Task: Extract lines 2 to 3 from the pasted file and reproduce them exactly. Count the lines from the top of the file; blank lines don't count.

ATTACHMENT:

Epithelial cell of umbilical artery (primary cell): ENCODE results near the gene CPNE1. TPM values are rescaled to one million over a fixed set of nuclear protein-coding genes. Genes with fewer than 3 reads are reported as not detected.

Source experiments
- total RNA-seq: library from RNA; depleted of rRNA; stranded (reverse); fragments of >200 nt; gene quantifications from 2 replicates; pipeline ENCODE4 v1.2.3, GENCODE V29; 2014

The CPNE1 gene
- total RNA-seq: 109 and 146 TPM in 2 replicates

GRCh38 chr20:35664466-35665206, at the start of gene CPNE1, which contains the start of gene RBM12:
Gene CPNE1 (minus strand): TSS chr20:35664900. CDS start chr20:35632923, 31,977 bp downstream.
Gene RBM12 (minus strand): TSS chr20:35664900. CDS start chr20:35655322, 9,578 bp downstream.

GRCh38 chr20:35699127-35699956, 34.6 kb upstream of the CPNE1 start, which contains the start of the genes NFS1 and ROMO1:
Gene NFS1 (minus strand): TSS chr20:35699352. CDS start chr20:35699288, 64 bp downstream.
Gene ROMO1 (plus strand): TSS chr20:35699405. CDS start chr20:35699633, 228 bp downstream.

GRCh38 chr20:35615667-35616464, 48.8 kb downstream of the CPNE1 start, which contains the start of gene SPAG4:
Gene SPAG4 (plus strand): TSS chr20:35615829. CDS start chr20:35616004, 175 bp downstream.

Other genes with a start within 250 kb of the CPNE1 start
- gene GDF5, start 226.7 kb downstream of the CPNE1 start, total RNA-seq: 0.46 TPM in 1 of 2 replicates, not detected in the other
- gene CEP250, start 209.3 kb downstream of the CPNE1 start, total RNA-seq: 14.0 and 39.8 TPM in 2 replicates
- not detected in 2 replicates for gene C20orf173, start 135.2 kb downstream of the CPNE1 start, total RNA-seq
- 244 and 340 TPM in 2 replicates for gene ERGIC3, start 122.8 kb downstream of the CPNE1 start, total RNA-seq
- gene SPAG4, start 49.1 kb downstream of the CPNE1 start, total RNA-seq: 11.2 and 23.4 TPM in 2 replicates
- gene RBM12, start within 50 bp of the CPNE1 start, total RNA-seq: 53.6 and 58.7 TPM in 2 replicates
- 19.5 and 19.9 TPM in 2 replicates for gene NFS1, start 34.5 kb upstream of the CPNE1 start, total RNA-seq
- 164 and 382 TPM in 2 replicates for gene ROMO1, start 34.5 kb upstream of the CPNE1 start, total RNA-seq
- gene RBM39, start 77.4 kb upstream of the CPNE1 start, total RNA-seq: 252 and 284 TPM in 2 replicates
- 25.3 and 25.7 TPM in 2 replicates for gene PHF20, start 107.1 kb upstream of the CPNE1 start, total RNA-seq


Source experiments
- total RNA-seq: library from RNA; depleted of rRNA; stranded (reverse); fragments of >200 nt; gene quantifications from 2 replicates; pipeline ENCODE4 v1.2.3, GENCODE V29; 2014